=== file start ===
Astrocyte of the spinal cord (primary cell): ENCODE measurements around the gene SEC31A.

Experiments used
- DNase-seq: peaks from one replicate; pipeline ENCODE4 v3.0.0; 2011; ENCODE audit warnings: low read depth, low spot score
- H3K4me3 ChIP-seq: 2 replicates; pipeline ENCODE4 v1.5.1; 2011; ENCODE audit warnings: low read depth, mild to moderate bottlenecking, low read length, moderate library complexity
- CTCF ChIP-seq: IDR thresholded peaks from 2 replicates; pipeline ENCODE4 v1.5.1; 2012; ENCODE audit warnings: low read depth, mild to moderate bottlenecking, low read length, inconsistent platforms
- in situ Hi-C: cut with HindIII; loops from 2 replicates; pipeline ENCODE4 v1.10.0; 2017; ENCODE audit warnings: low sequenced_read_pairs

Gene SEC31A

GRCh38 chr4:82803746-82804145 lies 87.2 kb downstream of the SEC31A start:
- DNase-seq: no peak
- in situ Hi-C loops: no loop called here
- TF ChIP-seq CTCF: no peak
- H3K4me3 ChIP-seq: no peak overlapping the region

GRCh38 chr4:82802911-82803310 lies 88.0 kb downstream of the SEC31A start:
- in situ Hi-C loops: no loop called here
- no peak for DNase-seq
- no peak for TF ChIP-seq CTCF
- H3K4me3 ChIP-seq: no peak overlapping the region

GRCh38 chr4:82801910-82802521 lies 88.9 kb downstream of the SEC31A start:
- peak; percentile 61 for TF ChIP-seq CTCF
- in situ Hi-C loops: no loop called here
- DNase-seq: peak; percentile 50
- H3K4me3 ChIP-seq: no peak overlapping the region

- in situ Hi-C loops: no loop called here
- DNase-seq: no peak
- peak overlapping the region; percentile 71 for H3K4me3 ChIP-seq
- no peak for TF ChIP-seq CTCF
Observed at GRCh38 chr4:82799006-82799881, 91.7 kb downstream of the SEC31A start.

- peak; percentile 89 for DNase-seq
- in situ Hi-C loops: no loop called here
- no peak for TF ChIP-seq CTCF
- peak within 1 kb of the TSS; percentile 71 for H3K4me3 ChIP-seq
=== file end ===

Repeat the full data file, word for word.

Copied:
Astrocyte of the spinal cord (primary cell): ENCODE measurements around the gene SEC31A.

Experiments used
- DNase-seq: peaks from one replicate; pipeline ENCODE4 v3.0.0; 2011; ENCODE audit warnings: low read depth, low spot score
- H3K4me3 ChIP-seq: 2 replicates; pipeline ENCODE4 v1.5.1; 2011; ENCODE audit warnings: low read depth, mild to moderate bottlenecking, low read length, moderate library complexity
- CTCF ChIP-seq: IDR thresholded peaks from 2 replicates; pipeline ENCODE4 v1.5.1; 2012; ENCODE audit warnings: low read depth, mild to moderate bottlenecking, low read length, inconsistent platforms
- in situ Hi-C: cut with HindIII; loops from 2 replicates; pipeline ENCODE4 v1.10.0; 2017; ENCODE audit warnings: low sequenced_read_pairs

Gene SEC31A

GRCh38 chr4:82803746-82804145 lies 87.2 kb downstream of the SEC31A start:
- DNase-seq: no peak
- in situ Hi-C loops: no loop called here
- TF ChIP-seq CTCF: no peak
- H3K4me3 ChIP-seq: no peak overlapping the region

GRCh38 chr4:82802911-82803310 lies 88.0 kb downstream of the SEC31A start:
- in situ Hi-C loops: no loop called here
- no peak for DNase-seq
- no peak for TF ChIP-seq CTCF
- H3K4me3 ChIP-seq: no peak overlapping the region

GRCh38 chr4:82801910-82802521 lies 88.9 kb downstream of the SEC31A start:
- peak; percentile 61 for TF ChIP-seq CTCF
- in situ Hi-C loops: no loop called here
- DNase-seq: peak; percentile 50
- H3K4me3 ChIP-seq: no peak overlapping the region

- in situ Hi-C loops: no loop called here
- DNase-seq: no peak
- peak overlapping the region; percentile 71 for H3K4me3 ChIP-seq
- no peak for TF ChIP-seq CTCF
Observed at GRCh38 chr4:82799006-82799881, 91.7 kb downstream of the SEC31A start.

- peak; percentile 89 for DNase-seq
- in situ Hi-C loops: no loop called here
- no peak for TF ChIP-seq CTCF
- peak within 1 kb of the TSS; percentile 71 for H3K4me3 ChIP-seq